This will be followed by the completion of trans-Pennine electrification from Stalybridge

through Huddersfield on to Leeds, York and Selby by December 2018.




Secretary of State Patrick McLoughlin unveils a plaque at Eccles Station,

commemorating the electrification work on the world's oldest public railway,


pictured with London North Western Director of Route Asset Management, Jane Simpson,

and Mayor of Salford, Ian Stewart




    The North West electrification programme is being delivered in five phases between December 2013 and December 2016:


    Phase 1: X XBetween Castlefield Junction and Newton Le Willows by December 2013

    Phase 2a: X Between Liverpool and Newton Le Willows

    Phase 2b: XBetween Huyton and Wigan

    Phase 2c: XBetween Castlefield Junction and Manchester Victoria, all by December 2014

    Phase 3: X XPreston to Blackpool, by May 2016

    Phase 4: X XManchester Victoria to Preston (Euxton Junction), by December 2016

    Phase 5: X XManchester Victoria to Stalybridge, Guide Bridge to Stalybridge by December 2016



Key facts for North West electrification:


Overall Cost of North West Electrification Programme: £400m

Cost of phase 1 including bridge work: £60m

Route Miles electrified (km): 24.3 km

Track miles electrified (km): 58 km

Number of bridges rebuilt: 3

Number of bridges where track was lowered: 5

Number of new foundations for overhead stanchions: 517

Number of overhead stanchions erected: 650

Km of overhead copper cable installed: 118 km

Km of aluminium cable installed: 92 km

Electrification distribution sites: 2


From 3 July, Network Rail started to commission and test the electrical equipment

with the aim of having the whole system energised by 2 September.



First TransPennine Express will start running direct electric services using 10 new Siemens-built Class 350/4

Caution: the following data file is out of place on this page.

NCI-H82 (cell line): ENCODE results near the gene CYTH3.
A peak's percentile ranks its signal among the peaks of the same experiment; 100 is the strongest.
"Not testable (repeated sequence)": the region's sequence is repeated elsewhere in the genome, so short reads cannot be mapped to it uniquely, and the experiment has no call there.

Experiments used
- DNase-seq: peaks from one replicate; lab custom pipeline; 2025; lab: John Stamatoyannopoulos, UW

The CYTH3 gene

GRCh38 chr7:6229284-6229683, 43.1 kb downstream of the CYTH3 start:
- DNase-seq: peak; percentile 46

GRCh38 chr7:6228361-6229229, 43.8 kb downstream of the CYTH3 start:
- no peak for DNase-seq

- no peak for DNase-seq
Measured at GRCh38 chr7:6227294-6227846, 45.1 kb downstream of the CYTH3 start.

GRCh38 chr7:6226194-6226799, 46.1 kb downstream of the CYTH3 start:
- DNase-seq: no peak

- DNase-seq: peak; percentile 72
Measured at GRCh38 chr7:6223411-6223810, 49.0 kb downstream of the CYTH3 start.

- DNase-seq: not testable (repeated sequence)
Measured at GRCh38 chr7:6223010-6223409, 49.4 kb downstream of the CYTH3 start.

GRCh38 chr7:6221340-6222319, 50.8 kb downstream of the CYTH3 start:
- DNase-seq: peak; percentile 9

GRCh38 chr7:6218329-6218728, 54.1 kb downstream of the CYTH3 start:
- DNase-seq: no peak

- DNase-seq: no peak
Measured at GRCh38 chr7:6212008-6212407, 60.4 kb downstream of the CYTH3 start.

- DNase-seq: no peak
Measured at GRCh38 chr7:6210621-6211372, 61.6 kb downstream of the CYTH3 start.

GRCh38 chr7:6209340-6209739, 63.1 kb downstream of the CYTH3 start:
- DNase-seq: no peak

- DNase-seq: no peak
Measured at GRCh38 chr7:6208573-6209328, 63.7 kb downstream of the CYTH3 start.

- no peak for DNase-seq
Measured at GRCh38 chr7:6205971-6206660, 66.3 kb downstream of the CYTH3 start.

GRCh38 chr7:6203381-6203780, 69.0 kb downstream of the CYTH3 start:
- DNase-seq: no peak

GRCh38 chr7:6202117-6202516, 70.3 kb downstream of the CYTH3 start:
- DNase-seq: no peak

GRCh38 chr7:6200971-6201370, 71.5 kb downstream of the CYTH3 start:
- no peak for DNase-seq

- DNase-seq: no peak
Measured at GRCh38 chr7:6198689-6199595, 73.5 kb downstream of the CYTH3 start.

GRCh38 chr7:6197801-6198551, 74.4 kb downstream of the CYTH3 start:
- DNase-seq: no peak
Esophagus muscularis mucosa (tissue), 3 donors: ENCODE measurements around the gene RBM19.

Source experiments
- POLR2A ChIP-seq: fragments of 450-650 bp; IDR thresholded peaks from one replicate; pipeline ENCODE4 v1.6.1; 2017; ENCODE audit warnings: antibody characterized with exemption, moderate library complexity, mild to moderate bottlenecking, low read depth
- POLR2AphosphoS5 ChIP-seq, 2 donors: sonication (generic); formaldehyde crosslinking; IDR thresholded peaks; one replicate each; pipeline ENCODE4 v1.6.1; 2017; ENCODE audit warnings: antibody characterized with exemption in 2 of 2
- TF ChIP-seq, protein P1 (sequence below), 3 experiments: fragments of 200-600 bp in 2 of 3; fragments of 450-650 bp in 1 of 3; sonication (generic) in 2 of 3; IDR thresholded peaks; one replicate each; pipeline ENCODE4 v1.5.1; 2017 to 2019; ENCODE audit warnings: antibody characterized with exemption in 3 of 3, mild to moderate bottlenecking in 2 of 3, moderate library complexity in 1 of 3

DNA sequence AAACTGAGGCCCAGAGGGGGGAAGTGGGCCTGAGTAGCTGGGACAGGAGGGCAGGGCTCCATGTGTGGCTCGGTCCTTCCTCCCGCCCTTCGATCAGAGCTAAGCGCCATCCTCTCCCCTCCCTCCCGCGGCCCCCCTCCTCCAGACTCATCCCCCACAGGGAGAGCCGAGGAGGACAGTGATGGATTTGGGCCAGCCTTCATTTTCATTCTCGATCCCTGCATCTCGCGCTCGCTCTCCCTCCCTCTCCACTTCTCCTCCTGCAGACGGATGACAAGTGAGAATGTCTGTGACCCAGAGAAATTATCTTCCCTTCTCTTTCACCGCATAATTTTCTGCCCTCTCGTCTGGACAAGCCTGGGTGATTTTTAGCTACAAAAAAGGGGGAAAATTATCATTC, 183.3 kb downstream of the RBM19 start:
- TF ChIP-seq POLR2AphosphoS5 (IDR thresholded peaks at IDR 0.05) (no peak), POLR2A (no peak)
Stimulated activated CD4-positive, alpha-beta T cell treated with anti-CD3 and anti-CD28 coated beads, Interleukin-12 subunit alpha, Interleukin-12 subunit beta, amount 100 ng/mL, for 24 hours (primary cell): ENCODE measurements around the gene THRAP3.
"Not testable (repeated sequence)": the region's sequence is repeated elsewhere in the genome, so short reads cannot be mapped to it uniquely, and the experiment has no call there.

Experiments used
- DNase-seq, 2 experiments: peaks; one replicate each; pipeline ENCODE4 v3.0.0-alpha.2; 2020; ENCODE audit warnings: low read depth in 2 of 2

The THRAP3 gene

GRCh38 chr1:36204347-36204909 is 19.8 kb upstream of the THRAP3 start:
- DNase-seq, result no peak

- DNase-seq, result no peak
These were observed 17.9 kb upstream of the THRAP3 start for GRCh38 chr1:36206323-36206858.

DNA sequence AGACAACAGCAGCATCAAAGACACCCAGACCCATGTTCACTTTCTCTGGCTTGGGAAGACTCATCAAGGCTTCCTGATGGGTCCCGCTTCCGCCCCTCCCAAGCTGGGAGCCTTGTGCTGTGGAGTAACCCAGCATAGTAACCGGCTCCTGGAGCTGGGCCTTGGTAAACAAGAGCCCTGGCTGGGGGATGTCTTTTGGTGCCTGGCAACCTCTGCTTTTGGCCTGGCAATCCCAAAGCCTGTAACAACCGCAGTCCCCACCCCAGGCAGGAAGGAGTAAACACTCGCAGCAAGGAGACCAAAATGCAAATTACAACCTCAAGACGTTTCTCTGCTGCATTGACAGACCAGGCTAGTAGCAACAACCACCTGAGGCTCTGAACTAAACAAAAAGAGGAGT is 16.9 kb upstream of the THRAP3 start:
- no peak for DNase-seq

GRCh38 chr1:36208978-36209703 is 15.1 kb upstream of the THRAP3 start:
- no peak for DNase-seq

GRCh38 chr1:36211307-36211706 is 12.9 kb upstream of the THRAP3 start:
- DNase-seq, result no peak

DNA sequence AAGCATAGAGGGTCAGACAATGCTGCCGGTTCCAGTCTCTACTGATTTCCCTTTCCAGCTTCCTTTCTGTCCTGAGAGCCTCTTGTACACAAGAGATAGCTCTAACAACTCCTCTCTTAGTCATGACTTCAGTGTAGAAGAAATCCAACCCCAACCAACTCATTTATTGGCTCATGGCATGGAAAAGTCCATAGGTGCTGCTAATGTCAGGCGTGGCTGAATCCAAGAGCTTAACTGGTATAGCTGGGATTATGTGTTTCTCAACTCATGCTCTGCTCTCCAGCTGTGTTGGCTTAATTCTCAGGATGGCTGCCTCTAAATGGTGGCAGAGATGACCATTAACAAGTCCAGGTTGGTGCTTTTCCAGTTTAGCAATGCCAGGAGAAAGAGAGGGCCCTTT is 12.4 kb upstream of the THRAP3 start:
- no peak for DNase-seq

from Manchester Airport to Glasgow from December 2013.

These new trains will deliver an increase in capacity of more than 80 per cent on this route.

The new 100mph, Class 350/4 trains will each have four carriages and a total of 210 seats,

19 of which will be first class.



North West electrification is part of Network Rail's plan for the north of England,

which includes the electrification of key rail routes.


The £44m project to transform Manchester Victoria station.


The building of the Northern Hub, which will create space for

faster, more frequent trains to connect key towns and cities in the North of England.



The last significant electrification in England was between Kidsgrove and Crewe

as part of the West Coast Main Line upgrade in 2003.



The Liverpool and Manchester railway which passes through Eccles station

is the world's oldest public railway still in operation.


It was built by George Stephenson in the reign of George IV

and opened on 15 September 1830 during the reign of William IV.


Eccles Railway station is one of the oldest railway stations still in continuous passenger use.



A new ticket office is being built at Eccles station at a cost of £240,000

as part of the National Station Improvement Programme.


Due for completion in August, the ticket office includes the provision of CCTV to the ticket office structure.



George Stephenson recognised the importance of electrification

when he said towards the end of his life that . . “one of the great uses to which electric force will be applied,

eventually will be the simple conveyance of power by means of wires.

(The Power of Steam, Asa Briggs, 1990)





Media Relations (North West & West Midlands)

Telephone 0161 880 3142